The insect repellents work better than some more commonly used options
Compounds derived from coconut oil are better than DEET at repelling blood-sucking insects, according to a new U.S. Department of Agriculture study.
What is DEET?
- N,N-Diethyl-meta-toluamide, also called DEET or diethyltoluamide, is the most common active ingredient found in insect repellents
- It is a yellowish oil supposed to be applied to the skin or to clothing and provides protection against ticks, mosquitoes, fleas, leeches and many biting insects
- Also known as ‘bug juice’, the application solution for DEET was composed of 75 per cent DEET and ethanol
For more than 60 years, DEET has been considered the gold standard in insect repellents — the most effective and long-lasting available commercially, said researchers from US Department of Agriculture (USDA).
Coconut oil derivatives were effective against biting flies and bed bugs for two weeks and had lasting action against ticks for at least one week in laboratory tests
Using repellents is one of the most efficient ways to prevent disease transmission and discomfort associated with insect bites.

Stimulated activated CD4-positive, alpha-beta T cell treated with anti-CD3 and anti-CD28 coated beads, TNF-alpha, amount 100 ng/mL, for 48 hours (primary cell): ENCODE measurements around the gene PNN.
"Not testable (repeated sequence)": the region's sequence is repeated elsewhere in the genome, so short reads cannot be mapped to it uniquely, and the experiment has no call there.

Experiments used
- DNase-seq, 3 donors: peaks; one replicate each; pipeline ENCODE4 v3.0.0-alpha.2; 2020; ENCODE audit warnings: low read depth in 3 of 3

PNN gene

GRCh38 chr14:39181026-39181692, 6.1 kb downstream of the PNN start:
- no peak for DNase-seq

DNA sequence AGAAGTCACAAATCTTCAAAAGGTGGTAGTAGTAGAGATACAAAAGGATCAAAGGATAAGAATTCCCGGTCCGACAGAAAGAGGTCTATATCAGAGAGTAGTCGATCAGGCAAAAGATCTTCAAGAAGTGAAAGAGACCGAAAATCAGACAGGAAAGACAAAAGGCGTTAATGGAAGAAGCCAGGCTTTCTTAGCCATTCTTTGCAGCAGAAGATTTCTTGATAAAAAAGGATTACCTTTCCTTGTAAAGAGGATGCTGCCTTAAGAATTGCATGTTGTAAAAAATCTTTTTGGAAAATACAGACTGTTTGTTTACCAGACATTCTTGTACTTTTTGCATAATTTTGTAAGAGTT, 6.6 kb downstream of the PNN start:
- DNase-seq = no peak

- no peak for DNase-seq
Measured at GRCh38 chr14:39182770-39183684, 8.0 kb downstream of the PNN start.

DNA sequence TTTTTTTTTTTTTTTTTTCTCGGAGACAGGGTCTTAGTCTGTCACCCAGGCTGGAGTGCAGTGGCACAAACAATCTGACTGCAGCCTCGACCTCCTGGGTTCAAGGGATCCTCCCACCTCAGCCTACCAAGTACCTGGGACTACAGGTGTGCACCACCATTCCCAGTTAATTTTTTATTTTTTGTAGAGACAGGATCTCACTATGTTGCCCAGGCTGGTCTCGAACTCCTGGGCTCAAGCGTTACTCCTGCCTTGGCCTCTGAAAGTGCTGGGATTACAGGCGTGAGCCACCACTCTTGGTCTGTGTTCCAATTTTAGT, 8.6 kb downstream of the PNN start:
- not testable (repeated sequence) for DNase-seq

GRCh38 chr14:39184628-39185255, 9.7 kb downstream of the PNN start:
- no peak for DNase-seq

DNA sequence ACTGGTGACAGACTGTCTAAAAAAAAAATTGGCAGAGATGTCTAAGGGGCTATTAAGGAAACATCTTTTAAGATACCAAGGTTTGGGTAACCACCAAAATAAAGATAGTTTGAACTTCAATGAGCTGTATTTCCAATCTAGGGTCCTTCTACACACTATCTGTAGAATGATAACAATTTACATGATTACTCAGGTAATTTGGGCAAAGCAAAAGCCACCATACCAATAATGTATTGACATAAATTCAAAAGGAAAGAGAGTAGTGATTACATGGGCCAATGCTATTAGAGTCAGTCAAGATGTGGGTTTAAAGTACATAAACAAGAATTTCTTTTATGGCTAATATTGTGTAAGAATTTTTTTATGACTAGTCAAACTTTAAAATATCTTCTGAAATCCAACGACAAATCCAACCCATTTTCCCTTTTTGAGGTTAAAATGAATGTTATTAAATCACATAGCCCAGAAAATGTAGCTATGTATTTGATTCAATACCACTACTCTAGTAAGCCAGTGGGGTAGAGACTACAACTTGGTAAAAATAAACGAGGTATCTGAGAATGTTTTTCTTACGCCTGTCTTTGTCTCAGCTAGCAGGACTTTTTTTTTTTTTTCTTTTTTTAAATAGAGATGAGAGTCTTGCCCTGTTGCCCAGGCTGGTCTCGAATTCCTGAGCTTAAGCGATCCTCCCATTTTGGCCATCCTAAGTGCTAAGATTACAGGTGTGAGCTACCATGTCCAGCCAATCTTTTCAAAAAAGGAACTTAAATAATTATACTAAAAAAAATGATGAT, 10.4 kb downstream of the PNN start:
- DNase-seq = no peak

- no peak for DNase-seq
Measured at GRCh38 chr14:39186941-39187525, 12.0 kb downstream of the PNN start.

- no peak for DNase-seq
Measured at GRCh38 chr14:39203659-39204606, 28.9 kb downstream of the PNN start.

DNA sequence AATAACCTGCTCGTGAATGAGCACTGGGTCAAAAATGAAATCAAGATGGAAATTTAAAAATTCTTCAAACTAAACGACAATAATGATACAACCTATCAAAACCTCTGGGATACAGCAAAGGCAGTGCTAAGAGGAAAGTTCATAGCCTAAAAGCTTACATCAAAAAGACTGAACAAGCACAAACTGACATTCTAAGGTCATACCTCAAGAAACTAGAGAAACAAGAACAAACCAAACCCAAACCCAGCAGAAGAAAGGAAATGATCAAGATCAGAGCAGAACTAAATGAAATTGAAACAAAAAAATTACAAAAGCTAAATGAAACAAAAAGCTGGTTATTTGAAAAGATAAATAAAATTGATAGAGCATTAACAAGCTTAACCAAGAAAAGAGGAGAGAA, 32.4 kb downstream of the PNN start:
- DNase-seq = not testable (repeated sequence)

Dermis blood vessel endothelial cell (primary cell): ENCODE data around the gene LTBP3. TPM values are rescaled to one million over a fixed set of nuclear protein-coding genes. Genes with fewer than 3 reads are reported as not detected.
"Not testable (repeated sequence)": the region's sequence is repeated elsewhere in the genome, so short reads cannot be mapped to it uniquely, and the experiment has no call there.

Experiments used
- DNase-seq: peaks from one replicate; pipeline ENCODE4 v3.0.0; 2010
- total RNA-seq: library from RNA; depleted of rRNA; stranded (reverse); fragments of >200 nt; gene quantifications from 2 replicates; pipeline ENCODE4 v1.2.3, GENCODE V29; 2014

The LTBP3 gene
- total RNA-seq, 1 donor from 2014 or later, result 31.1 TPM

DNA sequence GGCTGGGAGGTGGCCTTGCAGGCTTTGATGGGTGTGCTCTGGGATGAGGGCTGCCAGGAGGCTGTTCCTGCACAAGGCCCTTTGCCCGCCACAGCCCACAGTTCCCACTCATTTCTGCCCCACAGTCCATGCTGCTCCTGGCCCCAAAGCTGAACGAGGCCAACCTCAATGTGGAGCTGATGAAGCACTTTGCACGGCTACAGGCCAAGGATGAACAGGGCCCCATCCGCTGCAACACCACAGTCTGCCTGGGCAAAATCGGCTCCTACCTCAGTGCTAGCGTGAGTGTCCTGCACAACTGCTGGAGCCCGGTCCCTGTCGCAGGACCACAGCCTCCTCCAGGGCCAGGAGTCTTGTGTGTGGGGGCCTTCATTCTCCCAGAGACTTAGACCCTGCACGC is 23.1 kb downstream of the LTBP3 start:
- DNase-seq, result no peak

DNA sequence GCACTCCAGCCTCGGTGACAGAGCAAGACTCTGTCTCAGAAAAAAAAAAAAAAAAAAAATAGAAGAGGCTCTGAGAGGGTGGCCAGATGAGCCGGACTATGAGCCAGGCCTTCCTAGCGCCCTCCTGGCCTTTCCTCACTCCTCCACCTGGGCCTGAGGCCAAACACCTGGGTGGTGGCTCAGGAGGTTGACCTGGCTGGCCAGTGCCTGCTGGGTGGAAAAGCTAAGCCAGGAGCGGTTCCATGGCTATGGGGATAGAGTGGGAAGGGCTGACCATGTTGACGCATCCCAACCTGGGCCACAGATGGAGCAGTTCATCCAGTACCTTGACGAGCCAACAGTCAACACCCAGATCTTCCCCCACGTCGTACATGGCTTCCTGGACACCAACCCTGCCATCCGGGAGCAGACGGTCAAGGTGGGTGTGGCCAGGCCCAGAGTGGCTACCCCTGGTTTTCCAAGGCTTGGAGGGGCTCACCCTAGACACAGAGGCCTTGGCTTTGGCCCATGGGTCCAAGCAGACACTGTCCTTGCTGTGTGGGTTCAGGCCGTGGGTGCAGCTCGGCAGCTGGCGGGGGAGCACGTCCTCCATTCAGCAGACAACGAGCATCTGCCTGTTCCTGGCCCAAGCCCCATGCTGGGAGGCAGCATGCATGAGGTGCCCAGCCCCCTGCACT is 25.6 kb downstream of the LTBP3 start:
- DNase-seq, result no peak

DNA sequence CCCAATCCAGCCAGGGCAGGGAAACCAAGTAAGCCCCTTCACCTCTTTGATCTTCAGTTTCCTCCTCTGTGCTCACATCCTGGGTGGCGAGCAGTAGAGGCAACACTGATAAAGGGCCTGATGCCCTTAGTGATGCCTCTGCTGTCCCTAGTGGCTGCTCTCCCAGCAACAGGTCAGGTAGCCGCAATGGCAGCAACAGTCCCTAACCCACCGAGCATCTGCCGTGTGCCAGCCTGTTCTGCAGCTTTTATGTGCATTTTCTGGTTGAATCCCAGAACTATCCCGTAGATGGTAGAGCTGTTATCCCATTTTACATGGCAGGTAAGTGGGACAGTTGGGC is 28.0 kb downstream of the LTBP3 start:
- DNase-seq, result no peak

For more than 60 years, DEET has been considered the gold standard in insect repellents—the most effective and long-lasting available commercially. However, increasing regulations and growing public health concerns about synthetic repellents and insecticides like DEET have sparked interest in developing plant-based repellents that are more effective and longer lasting.
In recent research published in Scientific Reports, USDA’s Agricultural Research Service (ARS) scientists identified specific coconut oil fatty acids that have strong repellency and long-lasting effectiveness against multiple insects—mosquitoes, ticks, biting flies and bed bugs—that can transmit diseases to humans and animals.
Why coconut oil is more effective?
Lead researcher Junwei Zhu notes that compounds extracted from coconut oil – not the oil itself – were found as an effective repellent, according to a USDA release.
The scientists found that the coconut oil compounds were effective against biting flies and bed bugs for two weeks and had lasting repellency against ticks for at least one week in laboratory tests.
The compound showed strong repellency against mosquitoes when higher concentrations of coconut oil compounds were topically applied.
Some people refuse to use DEET and turn to folk remedies or plant-based repellents. Most currently available plant-based repellents work for only a short period, Zhu noted.
Coconut oil has made headlines as some researchers have spoken out against purported health benefits of the oil in weight loss. One Harvard professor went so far as to call the oil “pure poison.”